Swimming across the Catalina Channel was a different experience compared to the English Channel, although the distance was nearly the same. There was a kayaker who travelled along with the swimmer. There was a patch of radium on the board to keep the sharks away. The sea was very rough and, with the kayaker, he was alone.

“As I was swimming through the sea, I could see dolphins had surrounded the boat and seemed to be moving along with us,” Rohan recalls of the near surreal experience.  It took some doing, but 10 hours and 37 minutes later, he had managed the distance.

He similarly managed to wade his way through the 42-kilometre distance of the Hawaii Channel on October 29. It was another unforgettable experience since he could “see the fish, turtles and fauna” under him. The last 1.5 kilometres were particularly tough since he had to swim against the tide, and he finally finished the distance in 17 hours 30 minutes, completing a heroic three channels in one year.

In 2015, he again completed three channels – Manhattan Island in June, North Channel in August and Tsugaru Channel in September, confirming his position as one of India’s ace long-distance swimmers.

Making of a swimming prodigy

Swimming did not come naturally to Rohan as a kid. It was a medical condition which made him take to the pool. When he was three, he was diagnosed with breathing problem. By 1988, mercifully, it had not grown into asthma, but it did create a problem or two for the toddler. The doctor’s advice was for him to follow a routine in athletics or swimming. His mother chose the water sport for him and used to take him to the baby pool, located at the third floor of Nutan Marathi Vidyalaya, a school near their Pune home.

Rohan did not enjoy swimming. Far from it. On several days, he used to come down the stairs, often crying inconsolably. His mother would not give in and insisted that he complete his swimming routine.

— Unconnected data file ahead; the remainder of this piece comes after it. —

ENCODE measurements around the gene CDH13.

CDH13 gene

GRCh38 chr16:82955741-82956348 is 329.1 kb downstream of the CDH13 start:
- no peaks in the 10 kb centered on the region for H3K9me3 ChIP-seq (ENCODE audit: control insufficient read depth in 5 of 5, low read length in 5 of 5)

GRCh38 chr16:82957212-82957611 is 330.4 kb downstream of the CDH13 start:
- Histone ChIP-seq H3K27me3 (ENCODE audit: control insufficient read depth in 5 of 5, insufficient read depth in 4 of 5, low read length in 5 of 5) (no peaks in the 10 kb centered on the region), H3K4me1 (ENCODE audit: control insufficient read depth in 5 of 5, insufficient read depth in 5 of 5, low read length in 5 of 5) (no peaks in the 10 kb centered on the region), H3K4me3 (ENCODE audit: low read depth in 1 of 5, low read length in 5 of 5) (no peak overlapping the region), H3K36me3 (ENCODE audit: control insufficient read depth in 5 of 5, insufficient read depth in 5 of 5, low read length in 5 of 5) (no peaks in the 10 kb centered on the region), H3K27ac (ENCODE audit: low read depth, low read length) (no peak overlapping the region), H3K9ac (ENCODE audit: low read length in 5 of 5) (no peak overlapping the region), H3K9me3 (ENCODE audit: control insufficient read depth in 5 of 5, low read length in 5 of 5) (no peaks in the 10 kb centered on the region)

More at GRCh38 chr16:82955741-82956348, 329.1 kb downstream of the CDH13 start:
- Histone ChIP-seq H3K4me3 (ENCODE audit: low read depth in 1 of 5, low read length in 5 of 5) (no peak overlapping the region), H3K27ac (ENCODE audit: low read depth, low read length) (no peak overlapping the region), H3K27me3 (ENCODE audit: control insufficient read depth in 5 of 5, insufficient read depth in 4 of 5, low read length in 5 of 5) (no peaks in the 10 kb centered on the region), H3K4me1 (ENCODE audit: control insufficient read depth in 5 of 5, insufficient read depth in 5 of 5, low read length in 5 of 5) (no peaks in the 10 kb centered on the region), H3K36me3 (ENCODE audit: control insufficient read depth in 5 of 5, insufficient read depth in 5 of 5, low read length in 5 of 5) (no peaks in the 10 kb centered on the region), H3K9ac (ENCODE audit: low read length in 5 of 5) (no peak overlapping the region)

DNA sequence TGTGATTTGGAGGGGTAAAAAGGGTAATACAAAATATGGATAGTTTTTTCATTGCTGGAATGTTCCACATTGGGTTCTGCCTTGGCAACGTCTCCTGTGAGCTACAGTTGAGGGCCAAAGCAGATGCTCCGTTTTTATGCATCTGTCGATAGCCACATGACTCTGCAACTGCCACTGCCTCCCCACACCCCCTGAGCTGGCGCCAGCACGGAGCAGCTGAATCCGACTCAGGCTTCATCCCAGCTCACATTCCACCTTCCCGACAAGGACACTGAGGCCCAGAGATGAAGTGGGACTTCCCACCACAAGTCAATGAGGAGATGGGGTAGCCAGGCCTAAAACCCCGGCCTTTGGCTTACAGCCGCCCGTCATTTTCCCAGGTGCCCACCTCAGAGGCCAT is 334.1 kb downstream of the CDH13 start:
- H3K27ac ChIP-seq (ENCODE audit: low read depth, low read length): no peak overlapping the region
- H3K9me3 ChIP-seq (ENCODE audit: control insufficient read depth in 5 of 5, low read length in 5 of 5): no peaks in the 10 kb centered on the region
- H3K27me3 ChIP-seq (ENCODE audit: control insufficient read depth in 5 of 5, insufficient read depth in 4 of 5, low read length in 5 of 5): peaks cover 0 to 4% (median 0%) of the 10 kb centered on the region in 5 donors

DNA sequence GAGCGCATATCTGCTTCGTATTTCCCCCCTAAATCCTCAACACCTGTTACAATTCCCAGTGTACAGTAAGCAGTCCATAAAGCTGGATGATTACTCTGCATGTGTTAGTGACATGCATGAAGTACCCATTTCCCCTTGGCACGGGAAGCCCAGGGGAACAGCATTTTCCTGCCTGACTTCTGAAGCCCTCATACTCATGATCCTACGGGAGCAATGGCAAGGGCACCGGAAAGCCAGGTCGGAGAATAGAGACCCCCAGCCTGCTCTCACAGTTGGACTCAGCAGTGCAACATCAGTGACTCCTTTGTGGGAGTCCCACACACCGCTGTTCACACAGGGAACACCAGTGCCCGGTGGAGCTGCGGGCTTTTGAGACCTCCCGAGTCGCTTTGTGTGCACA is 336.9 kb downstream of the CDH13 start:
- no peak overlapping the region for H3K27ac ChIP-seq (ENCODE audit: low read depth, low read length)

Little did Rohan know that the swimming therapy could become the defining thing of his career, earning him recognition around the globe.

A few years later, sometime in 1995, Rohan’s family read about Bula Chowdhury, the Indian athlete who had created a record by swimming through the English Channel a few years earlier. That sounded inspiring and Rohan was fed with stories of Bula’s heroism. His family wanted him to try the English Channel right then but children under 16 were not permitted to swim through.

Soon, Rohan was preparing to swim through the Dharamter-Gateway of India stretch, a 35-kilometre distance between two points south of Mumbai in the Arabian Sea. For local swimmers, it is often considered a stepping stone for bigger achievements. To practice for the distance, he used to swim between 6 and 9 am in the morning and evening, with the school routine sandwiched in between.

Rohan’s efforts bore fruit and, still short of his teens, he managed to cover the distance in seven hours 29 minutes, in December 1996. He narrowly missed the record that had then been registered in the Limca Book of Records.

“I was disappointed at there were some people who suggested that I should try the distance again so that I could wrest the record in my name. I did not go for it,” Rohan reminisces of his first brush with the record books. But the urge to have his name in the Limca Book of Records had been kindled.

He took part in competitive swimming till he was about 16. After that, he decided to give up swimming. Suddenly, he was consumed by books and after he completed his engineering degree from Government College of Engineering in Pune, he joined Cognizant and later Infosys to focus on professional work.

Over 10 years of being away from swimming did not dim what he had inculcated as a kid –a habit of swimming. When his mom joined him to see her son go past the Catalina Channel, her dreams were realised.

Now on a two-year leave from his employer, Infosys Technologies, Rohan is training for the 10-kilometre open water swimming championship for the 2020 Olympics. If things can fly his way, he will swim though with pride like never before.